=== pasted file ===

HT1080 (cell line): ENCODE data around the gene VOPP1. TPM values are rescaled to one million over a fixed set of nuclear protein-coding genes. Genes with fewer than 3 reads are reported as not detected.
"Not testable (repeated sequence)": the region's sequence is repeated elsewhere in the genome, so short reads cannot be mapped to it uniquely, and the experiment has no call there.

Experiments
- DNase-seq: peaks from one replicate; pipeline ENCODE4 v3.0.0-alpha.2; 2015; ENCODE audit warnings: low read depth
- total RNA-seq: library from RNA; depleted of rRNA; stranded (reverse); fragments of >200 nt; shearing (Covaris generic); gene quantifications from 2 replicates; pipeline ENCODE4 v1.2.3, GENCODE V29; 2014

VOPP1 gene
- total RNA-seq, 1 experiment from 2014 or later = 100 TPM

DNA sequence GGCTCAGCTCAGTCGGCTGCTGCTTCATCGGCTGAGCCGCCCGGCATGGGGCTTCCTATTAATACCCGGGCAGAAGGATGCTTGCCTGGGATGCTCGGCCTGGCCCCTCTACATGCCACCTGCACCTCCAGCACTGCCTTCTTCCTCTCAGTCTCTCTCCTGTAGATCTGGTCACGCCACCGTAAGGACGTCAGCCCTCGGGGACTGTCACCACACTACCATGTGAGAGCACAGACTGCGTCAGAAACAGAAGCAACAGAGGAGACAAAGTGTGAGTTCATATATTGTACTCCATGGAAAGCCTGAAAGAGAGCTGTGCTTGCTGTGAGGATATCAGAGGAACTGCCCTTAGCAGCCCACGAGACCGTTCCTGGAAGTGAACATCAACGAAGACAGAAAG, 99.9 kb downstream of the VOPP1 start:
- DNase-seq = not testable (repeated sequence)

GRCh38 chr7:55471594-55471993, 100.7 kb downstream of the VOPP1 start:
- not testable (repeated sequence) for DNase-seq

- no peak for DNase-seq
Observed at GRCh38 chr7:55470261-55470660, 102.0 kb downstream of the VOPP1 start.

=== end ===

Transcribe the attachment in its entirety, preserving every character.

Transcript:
HT1080 (cell line): ENCODE data around the gene VOPP1. TPM values are rescaled to one million over a fixed set of nuclear protein-coding genes. Genes with fewer than 3 reads are reported as not detected.
"Not testable (repeated sequence)": the region's sequence is repeated elsewhere in the genome, so short reads cannot be mapped to it uniquely, and the experiment has no call there.

Experiments
- DNase-seq: peaks from one replicate; pipeline ENCODE4 v3.0.0-alpha.2; 2015; ENCODE audit warnings: low read depth
- total RNA-seq: library from RNA; depleted of rRNA; stranded (reverse); fragments of >200 nt; shearing (Covaris generic); gene quantifications from 2 replicates; pipeline ENCODE4 v1.2.3, GENCODE V29; 2014

VOPP1 gene
- total RNA-seq, 1 experiment from 2014 or later = 100 TPM

DNA sequence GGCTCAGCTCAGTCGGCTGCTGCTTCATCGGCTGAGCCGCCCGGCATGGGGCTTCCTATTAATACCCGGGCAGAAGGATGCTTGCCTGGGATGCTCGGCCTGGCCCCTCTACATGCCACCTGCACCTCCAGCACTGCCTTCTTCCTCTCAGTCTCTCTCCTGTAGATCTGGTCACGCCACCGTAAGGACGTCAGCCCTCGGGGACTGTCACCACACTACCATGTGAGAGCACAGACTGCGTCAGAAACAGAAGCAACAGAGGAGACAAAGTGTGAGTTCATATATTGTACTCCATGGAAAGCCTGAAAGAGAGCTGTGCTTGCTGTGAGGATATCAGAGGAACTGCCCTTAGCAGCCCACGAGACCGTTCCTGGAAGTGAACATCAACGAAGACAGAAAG, 99.9 kb downstream of the VOPP1 start:
- DNase-seq = not testable (repeated sequence)

GRCh38 chr7:55471594-55471993, 100.7 kb downstream of the VOPP1 start:
- not testable (repeated sequence) for DNase-seq

- no peak for DNase-seq
Observed at GRCh38 chr7:55470261-55470660, 102.0 kb downstream of the VOPP1 start.